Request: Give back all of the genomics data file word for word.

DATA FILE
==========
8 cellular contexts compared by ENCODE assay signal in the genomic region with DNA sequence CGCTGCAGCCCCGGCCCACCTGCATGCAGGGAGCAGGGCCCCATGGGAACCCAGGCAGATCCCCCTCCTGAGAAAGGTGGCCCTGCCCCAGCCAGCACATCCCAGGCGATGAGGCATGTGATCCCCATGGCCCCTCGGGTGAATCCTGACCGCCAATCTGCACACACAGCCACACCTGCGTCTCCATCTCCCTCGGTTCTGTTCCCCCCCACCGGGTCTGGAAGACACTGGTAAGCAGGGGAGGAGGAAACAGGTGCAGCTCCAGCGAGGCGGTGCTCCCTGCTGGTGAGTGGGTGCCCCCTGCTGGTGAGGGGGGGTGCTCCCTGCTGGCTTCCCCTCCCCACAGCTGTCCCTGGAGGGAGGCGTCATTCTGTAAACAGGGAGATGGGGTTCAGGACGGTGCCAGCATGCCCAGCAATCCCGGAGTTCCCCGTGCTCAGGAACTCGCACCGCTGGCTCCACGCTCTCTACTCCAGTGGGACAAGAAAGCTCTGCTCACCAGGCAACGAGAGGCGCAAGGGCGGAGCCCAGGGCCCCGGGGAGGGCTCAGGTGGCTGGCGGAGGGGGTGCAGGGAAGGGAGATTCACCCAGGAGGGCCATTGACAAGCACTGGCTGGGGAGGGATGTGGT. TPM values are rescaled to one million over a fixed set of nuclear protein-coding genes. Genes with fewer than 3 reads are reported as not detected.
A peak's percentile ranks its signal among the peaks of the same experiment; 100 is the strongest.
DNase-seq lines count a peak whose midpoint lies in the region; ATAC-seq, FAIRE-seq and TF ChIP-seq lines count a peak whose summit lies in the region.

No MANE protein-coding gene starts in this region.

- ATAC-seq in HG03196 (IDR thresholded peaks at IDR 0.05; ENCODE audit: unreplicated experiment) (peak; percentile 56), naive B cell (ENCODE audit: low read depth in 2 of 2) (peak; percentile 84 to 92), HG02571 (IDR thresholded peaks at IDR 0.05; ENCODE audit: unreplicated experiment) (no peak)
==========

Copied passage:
8 cellular contexts compared by ENCODE assay signal in the genomic region with DNA sequence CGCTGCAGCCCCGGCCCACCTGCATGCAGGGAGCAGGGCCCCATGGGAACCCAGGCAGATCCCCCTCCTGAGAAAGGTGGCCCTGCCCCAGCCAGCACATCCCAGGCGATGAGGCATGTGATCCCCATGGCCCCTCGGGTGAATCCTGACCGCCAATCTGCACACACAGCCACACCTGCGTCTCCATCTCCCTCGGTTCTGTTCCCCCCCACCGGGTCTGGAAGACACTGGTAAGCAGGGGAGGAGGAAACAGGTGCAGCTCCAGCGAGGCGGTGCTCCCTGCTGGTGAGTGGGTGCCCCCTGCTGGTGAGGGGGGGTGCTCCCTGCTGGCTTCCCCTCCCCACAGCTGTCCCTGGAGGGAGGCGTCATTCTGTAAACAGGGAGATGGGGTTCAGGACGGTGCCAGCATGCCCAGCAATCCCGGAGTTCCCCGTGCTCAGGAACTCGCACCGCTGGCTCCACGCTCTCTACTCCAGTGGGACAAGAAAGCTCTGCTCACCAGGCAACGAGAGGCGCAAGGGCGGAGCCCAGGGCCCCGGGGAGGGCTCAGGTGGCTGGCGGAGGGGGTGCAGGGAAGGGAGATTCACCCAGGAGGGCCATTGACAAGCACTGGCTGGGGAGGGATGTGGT. TPM values are rescaled to one million over a fixed set of nuclear protein-coding genes. Genes with fewer than 3 reads are reported as not detected.
A peak's percentile ranks its signal among the peaks of the same experiment; 100 is the strongest.
DNase-seq lines count a peak whose midpoint lies in the region; ATAC-seq, FAIRE-seq and TF ChIP-seq lines count a peak whose summit lies in the region.

No MANE protein-coding gene starts in this region.

- ATAC-seq in HG03196 (IDR thresholded peaks at IDR 0.05; ENCODE audit: unreplicated experiment) (peak; percentile 56), naive B cell (ENCODE audit: low read depth in 2 of 2) (peak; percentile 84 to 92), HG02571 (IDR thresholded peaks at IDR 0.05; ENCODE audit: unreplicated experiment) (no peak)